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Thread: Working/Stock Dogs

  1. #1
    Join Date
    Apr 2009
    Location
    Brisbane, Queensland
    Posts
    7

    Default Working/Stock Dogs

    G'day guys!

    Just wondering if any of you out there work your dogs on stock (cattle, sheep, deer anything else)? It could be because they are working dogs, or maybe you just take your dogs to sheep herding trials/classes for exercise/fun?

    I am looking into getting a kelpie and they are born stock dogs, so would love to learn how to work it on animals. Will definitely be trying to track down herding classes for exercise/fun!

    If any of you do, I'd love to hear about it and of course to see pictures!

    Cheers guys
    Phil

    PS if anybody knows of places around Brisbane/Gatton that do that sort of thing, I'd love to hear about them!

  2. #2
    Join Date
    Dec 2008
    Posts
    1,367

    Default

    Hi Phil,

    You might be interested in going to Dogmania.
    When: 2nd - 4th May (Labour Day long weekend)
    Where: Lawnton (Pine Rivers) Showgrounds, Qld

    Dogmania Home - Canine Sports Carnival

  3. #3
    Join Date
    Dec 2008
    Location
    Hawkesbury NSW
    Posts
    514

    Default

    Hi Phil,

    If you are geared and serious re working dogs and the great commitment, get into their background. Learn all you possibly can and then so much more!

    We have a stunning Kelpie female from a respected RB. She was my fulltime job until the age of 3 at least... still is!!

    My Husband managed some remote properties a while ago, and has great respect and experience with working dogs.

    If you are lucky i may be able to get him to give some tips

    Well i will give it a try at least

    Nic

    "There is enough love and concern for animals in every community to overcome the irresposibility of the few"
    Nathan Winograd.

  4. #4
    Join Date
    Apr 2009
    Location
    Brisbane, Queensland
    Posts
    7

    Default

    Cheers for the replies guys!

    I wasn't really thinking of getting 'super serious' into it - just something to work on once a fortnight or so.. Was wondering if there are any little 'clubs' that meet regularly where you can be taught herding etc.

    Thanks again

  5. #5
    Join Date
    Dec 2008
    Location
    Hawkesbury NSW
    Posts
    514

    Default

    Hi Phil

    In my opinion, firstly and most significantly, you are best served purchasing a well bred dog from proven working parents. Ideally, you should view at least one of the parents working on stock and/or sight trial results and registration papers, if any.

    Based on my experience, the best working dogs are from good working parents. Just because it is a kelpie, doesn't mean it will work or work well no matter how hard you try. The best workers are always 'looking' to work. They rarely 'switch off'. Bella our Kelpie is a good example of this. Nic is always amused by her drive.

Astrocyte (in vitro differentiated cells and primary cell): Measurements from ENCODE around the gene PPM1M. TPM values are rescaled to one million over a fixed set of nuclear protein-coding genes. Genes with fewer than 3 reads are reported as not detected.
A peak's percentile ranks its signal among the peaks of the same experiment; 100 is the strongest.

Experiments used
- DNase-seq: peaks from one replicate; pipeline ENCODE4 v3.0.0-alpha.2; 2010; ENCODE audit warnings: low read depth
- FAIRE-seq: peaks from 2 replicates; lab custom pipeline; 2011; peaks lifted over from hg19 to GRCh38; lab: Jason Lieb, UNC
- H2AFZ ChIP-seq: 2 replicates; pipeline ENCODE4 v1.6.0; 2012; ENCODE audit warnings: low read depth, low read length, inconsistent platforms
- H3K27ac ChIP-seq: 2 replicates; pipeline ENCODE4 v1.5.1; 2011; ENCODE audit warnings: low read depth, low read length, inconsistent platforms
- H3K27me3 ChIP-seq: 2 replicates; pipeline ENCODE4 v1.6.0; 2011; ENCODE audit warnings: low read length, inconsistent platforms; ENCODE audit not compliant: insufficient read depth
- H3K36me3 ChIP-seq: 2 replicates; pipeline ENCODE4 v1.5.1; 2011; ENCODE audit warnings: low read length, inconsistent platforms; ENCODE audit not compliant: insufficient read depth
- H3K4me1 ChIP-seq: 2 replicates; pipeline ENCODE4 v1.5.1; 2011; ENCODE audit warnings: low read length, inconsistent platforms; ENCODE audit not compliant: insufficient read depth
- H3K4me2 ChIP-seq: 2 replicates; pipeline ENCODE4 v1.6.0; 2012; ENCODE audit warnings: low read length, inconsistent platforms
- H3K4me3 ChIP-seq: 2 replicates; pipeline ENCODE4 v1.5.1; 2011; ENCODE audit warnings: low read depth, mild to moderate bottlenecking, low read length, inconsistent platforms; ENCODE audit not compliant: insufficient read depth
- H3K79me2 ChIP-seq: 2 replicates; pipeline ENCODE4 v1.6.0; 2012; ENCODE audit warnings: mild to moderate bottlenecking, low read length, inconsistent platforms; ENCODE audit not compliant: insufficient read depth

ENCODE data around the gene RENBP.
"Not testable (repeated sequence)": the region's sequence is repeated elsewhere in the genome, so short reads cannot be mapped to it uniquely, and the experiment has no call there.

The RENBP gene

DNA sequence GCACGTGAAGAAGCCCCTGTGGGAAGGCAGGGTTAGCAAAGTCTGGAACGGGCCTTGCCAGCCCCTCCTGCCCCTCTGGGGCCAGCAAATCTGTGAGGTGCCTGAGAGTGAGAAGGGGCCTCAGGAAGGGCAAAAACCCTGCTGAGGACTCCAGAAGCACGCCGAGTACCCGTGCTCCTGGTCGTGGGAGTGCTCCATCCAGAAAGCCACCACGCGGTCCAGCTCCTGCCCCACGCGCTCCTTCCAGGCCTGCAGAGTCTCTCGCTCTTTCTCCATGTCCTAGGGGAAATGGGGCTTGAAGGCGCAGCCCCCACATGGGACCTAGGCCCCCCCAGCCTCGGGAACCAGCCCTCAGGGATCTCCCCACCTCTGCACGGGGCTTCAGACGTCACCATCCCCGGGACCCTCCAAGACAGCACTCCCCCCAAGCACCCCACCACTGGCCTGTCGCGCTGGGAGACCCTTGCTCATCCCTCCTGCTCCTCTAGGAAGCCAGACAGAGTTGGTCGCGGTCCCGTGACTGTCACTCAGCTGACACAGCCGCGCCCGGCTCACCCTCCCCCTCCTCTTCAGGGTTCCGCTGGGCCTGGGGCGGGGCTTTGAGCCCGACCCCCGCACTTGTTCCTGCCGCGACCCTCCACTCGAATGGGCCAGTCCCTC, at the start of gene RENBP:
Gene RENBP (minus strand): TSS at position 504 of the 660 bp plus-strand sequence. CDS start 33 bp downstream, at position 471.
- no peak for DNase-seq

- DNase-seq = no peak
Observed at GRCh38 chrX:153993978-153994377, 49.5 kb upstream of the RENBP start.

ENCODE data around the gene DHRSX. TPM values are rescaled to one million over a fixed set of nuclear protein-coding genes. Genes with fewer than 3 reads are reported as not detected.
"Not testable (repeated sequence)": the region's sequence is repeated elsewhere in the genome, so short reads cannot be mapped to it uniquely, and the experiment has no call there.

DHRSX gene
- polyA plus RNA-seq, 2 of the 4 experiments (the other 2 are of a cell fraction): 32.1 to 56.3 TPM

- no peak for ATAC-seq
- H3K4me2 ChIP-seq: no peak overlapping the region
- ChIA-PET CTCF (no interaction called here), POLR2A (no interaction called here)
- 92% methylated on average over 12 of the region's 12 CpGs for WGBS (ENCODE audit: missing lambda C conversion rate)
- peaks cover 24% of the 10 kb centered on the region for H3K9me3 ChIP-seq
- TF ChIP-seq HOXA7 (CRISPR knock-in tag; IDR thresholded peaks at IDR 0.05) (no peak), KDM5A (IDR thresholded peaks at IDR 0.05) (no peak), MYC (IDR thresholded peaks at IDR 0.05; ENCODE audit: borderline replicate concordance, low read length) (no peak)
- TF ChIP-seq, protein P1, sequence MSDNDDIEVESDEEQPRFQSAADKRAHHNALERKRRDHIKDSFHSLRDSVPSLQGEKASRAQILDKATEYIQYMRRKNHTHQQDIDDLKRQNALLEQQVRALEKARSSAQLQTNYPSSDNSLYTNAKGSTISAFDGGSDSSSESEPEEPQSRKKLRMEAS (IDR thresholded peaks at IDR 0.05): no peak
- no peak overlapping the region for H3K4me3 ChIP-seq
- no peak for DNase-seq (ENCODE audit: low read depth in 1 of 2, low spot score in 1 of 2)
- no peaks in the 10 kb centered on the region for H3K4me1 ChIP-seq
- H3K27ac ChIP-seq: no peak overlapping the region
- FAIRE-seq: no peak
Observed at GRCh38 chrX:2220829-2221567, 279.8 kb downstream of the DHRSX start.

I believe it is unfortunate if working kelpies are left for extended periods tied up or left in small yards, e.g. a suburban backyard without satisfying the hereditary drive to work. I believe it is important to handle pups at a young age. By 6 weeks pups should have collars and by 8-9 weeks of age be learning restraint. You will find this makes pups easier to handle in the long run.

    I have experience in training pups to work with experienced working dogs together or alone with very docile and quiet stock. Usually goats and older whethers are best. If you do not have the 'luxury' of training 'on the job', you would be best served, to contact The Working Kelpie Council to put you in touch with local trial clubs. Trialling is something I have not done.

    The benefit of training with live animals is that the dog's natural drive can be encouraged and directed more easily. If the subjects, i.e. stock being worked, are experienced, this will assist to encourage and reward the dog since the dog will see the results of its actions.

    I have started dogs at 3-4 months. They ran out of puff fairly quickly, so were carried on my stock horse for the remainder of the work. Pups can be started in yards as young as 9 weeks. It is best to start with small and short musters and moving stock (say 1 hour or so) so you are not left carrying a tired pup all morning or day.

    You will need to get the pup used to working with voice commands, such as 'over' for going from right to left or 'here' for going from left to right. 'Stop' and 'drop' for the obvious. These can be combined with hand signals as well so waving the right hand and saying 'away-over' will mean you want the dog to cast to the right and and move from right to left behind the stock.

    We have found Bella to be a wonderful companion and a highly intelligent dog. While we do not have stock for our current working kelpie Bella to work, she finds stimulation overseering our horses and chickens! In some respects, since she has a strong working drive it is unfortunate her talents are not curently used for what she has been bred for. Although, she has plenty of room to run around our property (she is a free spirit like Nic) and keep active and has never attemped to jump over our rural fencing, which she cold easily do if she was so inclined.

    Lastly, it is vitally important that the health and wellbeing of the dog is maintained, i.e. worming, vaccinations and regular feeding of fresh bones and a good diet. Especially for a growing pup.

    Good luck.

    Greg

    "There is enough love and concern for animals in every community to overcome the irresposibility of the few"
    Nathan Winograd.

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